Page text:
LEBANON, Tenn. — Growing up in a small Tennessee town, Lane Martin looked every day at the photo of his uncle hanging in the kitchen but knew only a few things about him: He had left Harvard Law School at the start of World War II to join the Marine Corps; he was killed in 1943 storming a Pacific atoll called Tarawa; and his body came home in a gray steel coffin after the war and was buried in a clover-covered family plot.
But in 2020, Mr. Martin got a phone call from the Marine Corps. There had been a mistake, he was told: His uncle — Capt. Edward Glen Walker Jr. — wasn’t in that gray steel coffin after all. Instead, he had been found in an anonymous grave in a military cemetery in Hawaii.
The woman on the phone said the military planned to return Captain Walker’s remains and try to figure out who had been buried all those years in the captain’s grave.
“I honestly thought it was a hoax,” said Mr. Martin, who was born nine years after his uncle died and is now retired. “But they started describing the evidence, and a shiver went down my spine, and I said, ‘My God, they’ve got my uncle.’”
Improved forensic techniques and DNA testing can now reliably identify war dead that the military once thought would remain forever anonymous. But the advance comes with a twist: The same technology that can name the nameless can also reveal mix-ups and blunders that caused service members to be buried in the wrong graves.
After World War II, the U.S. military had to sort out the remains of nearly 300,000 war dead. Most were sent home to families or buried overseas in marked graves. But about 8,500 sets of remains could not be identified at the time. These were buried in American military cemeteries under precise rows of marble markers bearing only the word “Unknown.”
For years, those tidy rows have concealed a messy history. The identification process was at times so haphazard and ham-handed that it left identifiable men unaccounted for, or worse, sent them to the wrong families.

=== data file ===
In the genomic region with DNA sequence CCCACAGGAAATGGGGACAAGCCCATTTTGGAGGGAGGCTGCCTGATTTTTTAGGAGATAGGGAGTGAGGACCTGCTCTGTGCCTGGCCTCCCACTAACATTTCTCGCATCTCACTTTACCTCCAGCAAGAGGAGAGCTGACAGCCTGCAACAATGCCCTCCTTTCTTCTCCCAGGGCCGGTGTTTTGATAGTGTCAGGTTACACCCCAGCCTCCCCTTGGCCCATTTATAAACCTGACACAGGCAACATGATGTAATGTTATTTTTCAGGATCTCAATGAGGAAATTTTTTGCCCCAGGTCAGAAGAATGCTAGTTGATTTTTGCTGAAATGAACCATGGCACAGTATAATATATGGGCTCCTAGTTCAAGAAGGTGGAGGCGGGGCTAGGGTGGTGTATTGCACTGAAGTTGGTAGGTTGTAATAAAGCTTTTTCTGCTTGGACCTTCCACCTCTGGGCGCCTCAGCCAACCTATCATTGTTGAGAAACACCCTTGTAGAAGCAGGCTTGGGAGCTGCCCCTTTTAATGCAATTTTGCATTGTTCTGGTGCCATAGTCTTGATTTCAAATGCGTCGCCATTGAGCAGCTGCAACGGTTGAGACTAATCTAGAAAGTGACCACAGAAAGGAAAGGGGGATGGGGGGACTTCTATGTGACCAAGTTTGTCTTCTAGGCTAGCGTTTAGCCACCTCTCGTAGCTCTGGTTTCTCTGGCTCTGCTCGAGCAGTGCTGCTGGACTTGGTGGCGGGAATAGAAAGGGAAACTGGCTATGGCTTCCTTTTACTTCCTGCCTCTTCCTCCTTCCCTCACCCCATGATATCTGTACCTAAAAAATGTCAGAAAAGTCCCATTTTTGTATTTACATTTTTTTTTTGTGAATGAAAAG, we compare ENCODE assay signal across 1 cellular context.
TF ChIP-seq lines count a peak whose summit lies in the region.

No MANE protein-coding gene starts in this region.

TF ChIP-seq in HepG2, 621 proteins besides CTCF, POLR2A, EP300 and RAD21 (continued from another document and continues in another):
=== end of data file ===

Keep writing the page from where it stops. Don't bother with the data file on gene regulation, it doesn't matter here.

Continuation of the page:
Digging into that tangled past can sometimes yield more questions than answers — as it has with Captain Walker.
The arm of the Defense Department in charge of identifying war dead — the Defense MIA/POW Accounting Agency — opened a grave in Hawaii in 2017, hoping to cross a name off the list of 104 men still missing from combat on Tarawa. Instead, researchers found the captain, who was not on the missing list.
And when the steel coffin in Captain Walker’s grave was lifted from the red Tennessee clay and pried open in 2021, things grew even more complicated. Inside, wrapped in a pristine white wool U.S. Navy blanket, was the neatly articulated skeleton of what appeared to be half a man: most of a left arm and leg, ribs, vertebrae and a skull. But DNA analysis revealed a few months later that the bones belonged not to one man, but to at least three. Those remains have not yet been formally identified.
Instead of crossing an individual off the missing list, the effort added three more.
In recent years, similar findings have prompted the government to exhume misidentified war dead in Mississippi, Pennsylvania, New Mexico, Maine and even one at West Point, where the agency quietly opened a grave in 2019. The headstone said it was the grave of a World War II first lieutenant named Ira Cheaney, but a classified 1950 Army memo warned that it probably held the wrong man. Researchers were hoping to find a long-lost Medal of Honor recipient named Alexander Nininger, but the DNA from the exhumed remains didn’t match either man.
Another name for the missing list.
The agency has long known that World War II-era graves probably held a quagmire of past mistakes. A confidential memo clipped to scores of classified files concerning the dead from Tarawa warned of “difficulties” in the burial process and cautioned that each of the graves marked “unknown” might hold a mixture of remains from several people.
In part for that reason, the agency for years steered clear of trying to identify remains in those graves, and focused instead on field expeditions to recover missing American dead from overgrown jungle foxholes or remote airplane crash sites — expensive efforts that resulted in few identifications.
That changed after 2015, when Congress, frustrated with the slow pace of recoveries, mandated that the agency nearly triple its output to at least 200 identifications a year. The only way to do it was to dig into the unknown graves.
The agency has since opened more than 1,000 graves from World War II and the Korean War, and has made hundreds of new identifications. But as the agency acknowledges, it has also frequently found remains that were mixed, mismatched and misidentified, though it would not give a figure for how many.
“As technology advances, we will sometimes encounter mistakes from the past,” said Dr. John Byrd, the agency’s laboratory director. “We attempt to correct it in real time as the case progresses, to include full transparency with the affected families.”
Captain Walker’s case and others like it reveal just how tough it can be to untangle the mistakes of the past.